Where to from here?

The tech-heavy Nasdaq100 index touched a new record high on Thursday, before falling a touch into the close. This is not a high since the start of coronavirus. This is a new all-time record high despite everything.

The index has rallied more than 40% from the March lows, but Wall Street analysts still think some of the biggest names have further to run.  For example, analysts believe Western Digital (WDC) and Micron Technology (MU) have 20% upside from here.

How can stocks be soaring when 42million Americans are unemployed and it is forecast 1 million small businesses won’t survive?

It is because the market is forward-looking. Coronavirus is over. Yes, we know there will be a second wave and maybe a third but as time moves on the worst falls behind us and more and more people develop natural immunity. Economies are re-opening. Things are improving and for investors that means it is time to buy.

Add to that The Federal Reserve is propping up risky assets and Congress is flooding the economy with money and you can see why traders aren’t worried.

The biggest driver we see is the massive amount of money being printed. That devalues the dollar and explains why the Aussie is up and over 0.69 to the USD.

Many think inflation is the cost of assets increasing over time. But, more accurately, it is the value of money losing value over time. With more money in the system the value of each dollar is less which means you need more of those dollars to exchange for an asset.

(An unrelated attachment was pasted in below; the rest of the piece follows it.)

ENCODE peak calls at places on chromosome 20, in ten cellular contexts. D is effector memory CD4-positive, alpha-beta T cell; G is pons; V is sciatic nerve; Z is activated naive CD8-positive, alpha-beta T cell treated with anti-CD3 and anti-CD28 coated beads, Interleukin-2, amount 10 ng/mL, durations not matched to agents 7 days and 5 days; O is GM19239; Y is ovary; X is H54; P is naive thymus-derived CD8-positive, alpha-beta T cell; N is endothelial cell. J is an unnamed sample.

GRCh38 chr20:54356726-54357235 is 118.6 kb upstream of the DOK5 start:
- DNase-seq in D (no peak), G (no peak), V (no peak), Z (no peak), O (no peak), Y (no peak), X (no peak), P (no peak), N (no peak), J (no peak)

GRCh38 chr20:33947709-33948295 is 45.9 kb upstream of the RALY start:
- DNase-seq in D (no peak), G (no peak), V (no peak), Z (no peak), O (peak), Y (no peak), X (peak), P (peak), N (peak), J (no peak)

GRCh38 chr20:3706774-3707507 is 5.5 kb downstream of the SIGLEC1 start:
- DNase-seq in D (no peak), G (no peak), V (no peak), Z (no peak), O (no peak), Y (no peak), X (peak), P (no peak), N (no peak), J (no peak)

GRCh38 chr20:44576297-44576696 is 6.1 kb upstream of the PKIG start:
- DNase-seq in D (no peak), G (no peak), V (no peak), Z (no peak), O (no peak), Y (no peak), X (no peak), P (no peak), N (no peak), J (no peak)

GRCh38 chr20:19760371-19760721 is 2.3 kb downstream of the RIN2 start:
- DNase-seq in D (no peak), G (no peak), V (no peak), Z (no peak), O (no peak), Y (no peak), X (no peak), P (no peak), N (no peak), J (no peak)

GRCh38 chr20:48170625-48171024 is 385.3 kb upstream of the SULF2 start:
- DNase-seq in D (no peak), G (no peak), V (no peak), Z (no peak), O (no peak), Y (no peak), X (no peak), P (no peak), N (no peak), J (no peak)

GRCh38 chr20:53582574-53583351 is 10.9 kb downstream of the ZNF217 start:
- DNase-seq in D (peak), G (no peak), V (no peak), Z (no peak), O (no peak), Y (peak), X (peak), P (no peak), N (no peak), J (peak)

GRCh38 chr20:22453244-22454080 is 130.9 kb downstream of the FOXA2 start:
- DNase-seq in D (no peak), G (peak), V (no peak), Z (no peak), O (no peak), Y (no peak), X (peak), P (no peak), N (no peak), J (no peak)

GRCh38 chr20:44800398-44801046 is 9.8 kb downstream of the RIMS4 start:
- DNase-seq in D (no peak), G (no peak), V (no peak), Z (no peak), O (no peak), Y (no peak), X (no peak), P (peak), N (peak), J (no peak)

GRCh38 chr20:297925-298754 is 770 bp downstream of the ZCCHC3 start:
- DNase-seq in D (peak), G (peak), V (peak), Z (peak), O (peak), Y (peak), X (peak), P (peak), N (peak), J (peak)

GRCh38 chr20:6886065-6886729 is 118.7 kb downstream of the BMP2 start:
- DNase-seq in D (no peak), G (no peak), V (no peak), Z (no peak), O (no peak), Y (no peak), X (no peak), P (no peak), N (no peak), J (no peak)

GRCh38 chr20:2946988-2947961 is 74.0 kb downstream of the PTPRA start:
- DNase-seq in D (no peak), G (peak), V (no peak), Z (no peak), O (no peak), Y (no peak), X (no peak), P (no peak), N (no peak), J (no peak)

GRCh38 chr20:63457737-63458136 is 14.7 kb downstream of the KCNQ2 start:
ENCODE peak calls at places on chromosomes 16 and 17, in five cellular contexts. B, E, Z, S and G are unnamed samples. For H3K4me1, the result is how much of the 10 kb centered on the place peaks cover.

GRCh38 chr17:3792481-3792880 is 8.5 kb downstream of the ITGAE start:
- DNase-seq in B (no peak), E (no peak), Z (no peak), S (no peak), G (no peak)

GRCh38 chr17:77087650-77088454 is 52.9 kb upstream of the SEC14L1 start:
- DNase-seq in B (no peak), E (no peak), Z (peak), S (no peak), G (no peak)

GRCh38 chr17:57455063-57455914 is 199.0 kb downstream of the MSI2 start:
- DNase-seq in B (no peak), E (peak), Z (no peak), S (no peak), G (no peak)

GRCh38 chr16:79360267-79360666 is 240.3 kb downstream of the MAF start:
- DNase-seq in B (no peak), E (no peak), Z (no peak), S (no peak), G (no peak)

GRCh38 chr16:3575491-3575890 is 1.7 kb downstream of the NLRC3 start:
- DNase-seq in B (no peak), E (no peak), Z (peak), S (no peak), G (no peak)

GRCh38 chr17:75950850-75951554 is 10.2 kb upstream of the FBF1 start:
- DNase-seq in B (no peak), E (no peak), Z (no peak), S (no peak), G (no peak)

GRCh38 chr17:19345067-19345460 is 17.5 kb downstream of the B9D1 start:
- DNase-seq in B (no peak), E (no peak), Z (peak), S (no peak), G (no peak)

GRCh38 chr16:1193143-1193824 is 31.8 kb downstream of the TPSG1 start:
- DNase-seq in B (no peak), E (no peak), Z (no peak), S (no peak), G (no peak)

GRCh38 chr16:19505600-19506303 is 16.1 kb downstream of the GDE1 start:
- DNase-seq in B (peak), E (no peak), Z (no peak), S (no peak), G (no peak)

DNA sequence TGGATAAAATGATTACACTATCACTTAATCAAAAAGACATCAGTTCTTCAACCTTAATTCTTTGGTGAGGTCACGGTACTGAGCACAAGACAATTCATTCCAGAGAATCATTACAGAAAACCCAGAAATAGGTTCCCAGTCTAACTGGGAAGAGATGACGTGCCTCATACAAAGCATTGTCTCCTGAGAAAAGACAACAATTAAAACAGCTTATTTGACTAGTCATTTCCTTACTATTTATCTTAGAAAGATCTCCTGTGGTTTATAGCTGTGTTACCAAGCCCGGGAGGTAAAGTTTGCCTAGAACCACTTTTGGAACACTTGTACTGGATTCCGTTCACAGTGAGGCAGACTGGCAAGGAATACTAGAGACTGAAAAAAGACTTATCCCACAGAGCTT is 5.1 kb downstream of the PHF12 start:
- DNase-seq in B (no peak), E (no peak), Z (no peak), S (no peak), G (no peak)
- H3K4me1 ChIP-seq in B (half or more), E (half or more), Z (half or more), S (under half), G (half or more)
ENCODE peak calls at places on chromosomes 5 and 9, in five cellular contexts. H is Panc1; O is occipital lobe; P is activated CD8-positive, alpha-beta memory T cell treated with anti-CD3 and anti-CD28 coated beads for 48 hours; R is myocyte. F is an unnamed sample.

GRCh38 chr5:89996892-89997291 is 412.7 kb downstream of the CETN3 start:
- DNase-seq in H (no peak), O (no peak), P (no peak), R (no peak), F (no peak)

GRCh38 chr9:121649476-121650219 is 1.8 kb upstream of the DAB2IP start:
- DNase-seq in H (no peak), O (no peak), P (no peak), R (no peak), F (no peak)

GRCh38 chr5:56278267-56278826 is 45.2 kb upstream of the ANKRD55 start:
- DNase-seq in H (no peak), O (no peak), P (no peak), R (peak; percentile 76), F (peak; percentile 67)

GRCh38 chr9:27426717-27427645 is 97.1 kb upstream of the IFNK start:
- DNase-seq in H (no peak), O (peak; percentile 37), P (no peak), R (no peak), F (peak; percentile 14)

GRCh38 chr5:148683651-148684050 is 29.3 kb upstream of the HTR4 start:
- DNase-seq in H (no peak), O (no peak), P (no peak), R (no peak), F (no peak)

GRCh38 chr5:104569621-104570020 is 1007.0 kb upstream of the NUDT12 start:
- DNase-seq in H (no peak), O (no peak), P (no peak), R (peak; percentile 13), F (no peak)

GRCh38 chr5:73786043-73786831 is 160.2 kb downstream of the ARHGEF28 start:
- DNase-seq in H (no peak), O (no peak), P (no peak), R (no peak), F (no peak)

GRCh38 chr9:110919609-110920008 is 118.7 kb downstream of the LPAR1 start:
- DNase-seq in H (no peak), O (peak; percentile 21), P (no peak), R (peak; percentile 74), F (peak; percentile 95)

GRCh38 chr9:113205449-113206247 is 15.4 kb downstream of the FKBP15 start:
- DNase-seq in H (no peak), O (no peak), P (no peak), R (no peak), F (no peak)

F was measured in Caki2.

Stocks are assets too.

Now we can understand why the market is likely to continue to head higher, the question becomes where do we look for the most gains?

Let us ask our friend Nick Colas at Data Trek Research who has a near term target of 3,430 on the S&P500, which is about 10% higher than where is it now. He argues the way there is paved with financials, industrials and consumer discretionary. Here is why:

Technology, which is 26% of the S&P500 currently trades for the same PE as when it made its February highs (23.2x now 23.1x then). A 10% move higher would put it at 25.5x. That is possible but betting on further expansion from this already expensive group cannot be the lynchpin of any near-term case.

Health Care is 15% of the S&P500, well above its 10-year average of 13.9%. History shows weightings of 15% in the index are uncommon so we can’t rely on this group either.

Financials, however, can help propel the S&P forward. They are 11% of the index currently verses an average weight of 14%. Financials also have the lowest multiple of any S&P sector (15.1x) and still trade 21% below their February highs.

Industrials, at an 8% weight, are expensive (25.0x) but are 16% below their February highs. This sector is full of US economic recovery plays, Union Pacific (UNP), Honeywell (HON), United Parcel Service (UPS), and Caterpillar (CAT) for example.

In the Consumer Discretionary sector, you have the likes of Home Depot (HD) and Lowes (LOW) which have already broken out to new highs but companies like McDonalds (MCD), Nike (NKE) and Starbucks (SBUX) have not.

Bottom Line: the next 10% index gains are going to all be about post-COVID economic recovery.

One easy way to play this theme is via the ETF – MGV. This is the Vanguard Megacap Value which is 19% financials and 10% industrials and should see some nice gains as the economy gets back on track.